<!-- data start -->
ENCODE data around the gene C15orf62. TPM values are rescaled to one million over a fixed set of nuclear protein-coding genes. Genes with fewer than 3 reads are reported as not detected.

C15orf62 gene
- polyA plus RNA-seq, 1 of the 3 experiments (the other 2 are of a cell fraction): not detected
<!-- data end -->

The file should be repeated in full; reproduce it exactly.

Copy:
ENCODE data around the gene C15orf62. TPM values are rescaled to one million over a fixed set of nuclear protein-coding genes. Genes with fewer than 3 reads are reported as not detected.

C15orf62 gene
- polyA plus RNA-seq, 1 of the 3 experiments (the other 2 are of a cell fraction): not detected